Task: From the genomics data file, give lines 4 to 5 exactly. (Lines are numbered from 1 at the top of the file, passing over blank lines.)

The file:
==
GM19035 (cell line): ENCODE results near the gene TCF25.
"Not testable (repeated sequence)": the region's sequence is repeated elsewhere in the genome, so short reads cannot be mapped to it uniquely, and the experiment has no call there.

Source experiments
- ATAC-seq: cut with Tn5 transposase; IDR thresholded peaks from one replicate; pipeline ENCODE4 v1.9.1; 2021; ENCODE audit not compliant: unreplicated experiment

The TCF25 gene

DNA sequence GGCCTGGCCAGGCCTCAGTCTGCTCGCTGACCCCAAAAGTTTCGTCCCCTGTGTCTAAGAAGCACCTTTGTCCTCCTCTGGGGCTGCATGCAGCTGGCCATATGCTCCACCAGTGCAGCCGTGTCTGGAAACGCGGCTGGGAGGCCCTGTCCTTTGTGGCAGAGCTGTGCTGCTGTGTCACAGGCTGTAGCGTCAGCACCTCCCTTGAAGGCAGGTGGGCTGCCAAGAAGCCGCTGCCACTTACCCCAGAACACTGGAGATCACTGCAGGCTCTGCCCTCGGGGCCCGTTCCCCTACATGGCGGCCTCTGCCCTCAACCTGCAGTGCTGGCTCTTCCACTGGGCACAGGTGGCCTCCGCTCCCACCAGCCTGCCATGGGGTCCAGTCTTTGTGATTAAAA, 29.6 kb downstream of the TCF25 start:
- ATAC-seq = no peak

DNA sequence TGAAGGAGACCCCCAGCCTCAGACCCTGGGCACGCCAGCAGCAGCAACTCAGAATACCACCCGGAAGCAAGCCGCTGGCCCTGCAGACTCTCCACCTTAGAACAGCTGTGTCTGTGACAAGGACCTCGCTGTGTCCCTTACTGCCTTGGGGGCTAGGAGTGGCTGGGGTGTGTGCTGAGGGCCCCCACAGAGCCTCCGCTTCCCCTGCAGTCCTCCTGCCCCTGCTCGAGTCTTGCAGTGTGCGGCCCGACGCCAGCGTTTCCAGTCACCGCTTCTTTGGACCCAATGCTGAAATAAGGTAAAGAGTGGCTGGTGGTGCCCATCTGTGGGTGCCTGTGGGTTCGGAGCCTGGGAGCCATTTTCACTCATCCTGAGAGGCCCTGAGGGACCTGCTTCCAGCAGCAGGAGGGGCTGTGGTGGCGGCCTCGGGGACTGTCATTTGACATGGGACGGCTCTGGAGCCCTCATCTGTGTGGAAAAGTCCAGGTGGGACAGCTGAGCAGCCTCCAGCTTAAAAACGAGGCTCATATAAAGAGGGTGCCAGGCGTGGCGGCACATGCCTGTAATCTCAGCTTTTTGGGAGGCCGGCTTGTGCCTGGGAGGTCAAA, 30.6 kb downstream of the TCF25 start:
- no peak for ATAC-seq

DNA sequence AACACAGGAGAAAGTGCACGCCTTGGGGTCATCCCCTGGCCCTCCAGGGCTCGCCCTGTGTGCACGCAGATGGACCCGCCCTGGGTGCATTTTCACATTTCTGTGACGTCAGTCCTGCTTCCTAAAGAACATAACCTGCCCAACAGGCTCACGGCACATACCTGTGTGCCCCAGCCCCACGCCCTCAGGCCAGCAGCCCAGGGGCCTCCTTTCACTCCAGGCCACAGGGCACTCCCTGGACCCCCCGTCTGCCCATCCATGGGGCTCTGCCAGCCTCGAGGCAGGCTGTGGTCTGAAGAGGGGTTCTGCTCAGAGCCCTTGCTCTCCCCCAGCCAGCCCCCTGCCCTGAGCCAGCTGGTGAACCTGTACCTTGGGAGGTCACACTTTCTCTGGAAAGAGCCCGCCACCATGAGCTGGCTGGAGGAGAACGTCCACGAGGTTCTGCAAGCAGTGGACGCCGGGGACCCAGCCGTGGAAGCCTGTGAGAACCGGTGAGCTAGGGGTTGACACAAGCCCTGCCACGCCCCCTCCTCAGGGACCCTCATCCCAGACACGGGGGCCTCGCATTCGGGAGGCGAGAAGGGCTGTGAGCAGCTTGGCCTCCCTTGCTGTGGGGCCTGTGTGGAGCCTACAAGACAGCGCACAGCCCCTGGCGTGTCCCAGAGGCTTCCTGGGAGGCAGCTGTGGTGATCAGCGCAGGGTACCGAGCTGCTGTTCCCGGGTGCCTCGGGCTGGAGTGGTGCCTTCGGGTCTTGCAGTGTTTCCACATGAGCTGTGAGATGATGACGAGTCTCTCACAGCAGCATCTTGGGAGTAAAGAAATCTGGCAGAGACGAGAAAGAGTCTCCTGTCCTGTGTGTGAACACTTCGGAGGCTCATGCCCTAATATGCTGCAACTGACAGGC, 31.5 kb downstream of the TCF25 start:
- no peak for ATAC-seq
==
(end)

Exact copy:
- ATAC-seq: cut with Tn5 transposase; IDR thresholded peaks from one replicate; pipeline ENCODE4 v1.9.1; 2021; ENCODE audit not compliant: unreplicated experiment

The TCF25 gene